By Tom McSherry on
Starting a website, starting a web business
When it comes to creating a website - especially one you hope will make money - you need ask yourself how you'll get traffic to your site. How will people find your website, and will they be the right people, the ones who need or want what you're selling?
Different traffic sources are going to produce different kinds of visitors, and in differing volumes. Each will also produce a different return on investment (ROI), whether that investment is your time, your money or both. To help you consider which traffic sources make sense for you, I'm outlining the pros and cons of each source.
Organic Search Traffic
"Organic search" refers to the results that show up when you type an inquiry into a search engine - not the ads, but the web pages that the search engine's algorithm deems most relevant.
Getting good rankings in search results for the right keywords has the best potential for generating large numbers of visitors to your site. They're likely to be visitors actually looking for what you offer, as they'll have been searching for keywords you've emphasized on your site. The best part is, once you achieve good rankings in search results, the traffic is free. Any sales or revenue you get from that traffic is pure profit.
Of course, it’s not that simple. It takes a lot of time and effort to rank well for valuable keywords. It can take months to get a new site established, and years to get top rankings for particularly competitive keywords. If you’re doing all the work yourself, you’ll have to put in a lot of effort up front before you begin to see any payoff. If you’re hiring the work out, be prepared to make an initial investment of several hundred to several thousand dollars - depending on your industry - before you start seeing a return.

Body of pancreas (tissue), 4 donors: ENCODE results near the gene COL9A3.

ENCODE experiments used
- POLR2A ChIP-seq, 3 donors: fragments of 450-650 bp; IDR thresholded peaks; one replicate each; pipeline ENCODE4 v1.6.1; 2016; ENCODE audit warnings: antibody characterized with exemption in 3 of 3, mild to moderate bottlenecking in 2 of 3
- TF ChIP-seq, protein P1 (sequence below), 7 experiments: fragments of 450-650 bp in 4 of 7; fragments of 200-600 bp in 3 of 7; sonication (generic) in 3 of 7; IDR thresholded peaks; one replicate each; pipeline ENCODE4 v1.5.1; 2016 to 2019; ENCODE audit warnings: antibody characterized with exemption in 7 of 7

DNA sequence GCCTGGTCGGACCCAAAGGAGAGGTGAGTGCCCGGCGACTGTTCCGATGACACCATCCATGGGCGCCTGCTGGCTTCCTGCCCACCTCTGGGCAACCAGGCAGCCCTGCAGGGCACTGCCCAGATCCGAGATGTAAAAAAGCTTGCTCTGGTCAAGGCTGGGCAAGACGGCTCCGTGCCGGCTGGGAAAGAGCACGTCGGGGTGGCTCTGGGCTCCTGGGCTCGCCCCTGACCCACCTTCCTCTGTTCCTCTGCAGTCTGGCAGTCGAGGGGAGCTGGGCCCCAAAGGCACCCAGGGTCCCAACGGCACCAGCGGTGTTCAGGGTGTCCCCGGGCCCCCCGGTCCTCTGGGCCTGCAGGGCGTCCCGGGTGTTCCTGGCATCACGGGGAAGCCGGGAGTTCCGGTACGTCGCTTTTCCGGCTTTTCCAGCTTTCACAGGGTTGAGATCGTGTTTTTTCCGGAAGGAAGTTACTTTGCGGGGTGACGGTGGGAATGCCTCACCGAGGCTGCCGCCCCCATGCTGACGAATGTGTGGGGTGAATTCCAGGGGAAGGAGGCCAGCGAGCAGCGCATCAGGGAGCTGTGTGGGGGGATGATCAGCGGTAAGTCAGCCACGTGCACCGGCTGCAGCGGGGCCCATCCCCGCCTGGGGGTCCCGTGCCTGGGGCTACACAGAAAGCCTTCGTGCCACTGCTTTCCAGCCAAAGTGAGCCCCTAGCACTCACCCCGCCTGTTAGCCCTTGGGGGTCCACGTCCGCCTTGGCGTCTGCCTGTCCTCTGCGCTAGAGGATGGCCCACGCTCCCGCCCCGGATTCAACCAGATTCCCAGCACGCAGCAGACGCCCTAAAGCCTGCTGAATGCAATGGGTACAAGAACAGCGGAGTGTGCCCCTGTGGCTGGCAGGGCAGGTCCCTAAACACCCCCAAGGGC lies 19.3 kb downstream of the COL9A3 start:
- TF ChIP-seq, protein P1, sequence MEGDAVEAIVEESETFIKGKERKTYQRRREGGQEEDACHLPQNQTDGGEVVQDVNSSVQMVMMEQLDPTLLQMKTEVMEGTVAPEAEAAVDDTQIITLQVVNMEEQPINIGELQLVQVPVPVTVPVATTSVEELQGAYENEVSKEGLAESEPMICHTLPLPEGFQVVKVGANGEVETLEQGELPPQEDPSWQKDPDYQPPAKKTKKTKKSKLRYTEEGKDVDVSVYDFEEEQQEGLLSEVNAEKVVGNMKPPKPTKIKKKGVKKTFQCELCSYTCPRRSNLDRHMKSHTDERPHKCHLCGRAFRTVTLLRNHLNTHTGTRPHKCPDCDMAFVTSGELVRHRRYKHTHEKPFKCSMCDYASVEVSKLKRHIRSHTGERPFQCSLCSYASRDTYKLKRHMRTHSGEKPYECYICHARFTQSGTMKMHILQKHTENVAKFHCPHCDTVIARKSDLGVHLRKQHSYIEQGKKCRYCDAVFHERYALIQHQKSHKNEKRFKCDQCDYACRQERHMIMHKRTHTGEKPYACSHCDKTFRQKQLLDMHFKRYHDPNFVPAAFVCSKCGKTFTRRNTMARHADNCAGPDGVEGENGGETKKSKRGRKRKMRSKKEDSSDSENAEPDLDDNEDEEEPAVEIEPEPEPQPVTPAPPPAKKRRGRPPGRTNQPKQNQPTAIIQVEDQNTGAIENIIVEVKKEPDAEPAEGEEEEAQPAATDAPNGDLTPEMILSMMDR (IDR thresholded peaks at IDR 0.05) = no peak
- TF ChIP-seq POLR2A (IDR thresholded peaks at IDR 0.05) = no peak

Search engine optimization can be a costly avenue up front, and it takes a while to work. In the long run, if you achieve good rankings, SEO will pay for itself many times over.
Paid Search Traffic
Pay-per-click (PPC) ads are the ones you see at the top and to the right of search results, or in the Ads by Google blocks on many websites.
The plus side of PPC is that it's easy to track results. You get immediate information about your cost per acquisition, so you can calculate return on investment very quickly.
On the downside, there’s a steep learning curve to learning how to run a PPC campaign without wasting money. You also have to learn how to write ads that generate sales. Above all, you need to bear in mind that the moment you stop handing over advertising dollars, this traffic source disappears.
There’s a lot of buzz about social media’s role in online business. It’s easy to get sucked in and think it’s a total marketing solution. While the importance of social media as part of a solid traffic generation strategy is growing, bear in mind that social marketing is not effective for every type of business.
Social media traffic can often be harder to monetize than search engine traffic. That's because searchers are looking for information and solutions to immediate needs, whereas social media participants are generally just hanging out and browsing.
In general, social media may end up being more useful for relationship building and reputation management than for generating site traffic. The bottom line is that social media sites haven’t replaced search engines for generating site traffic in volume.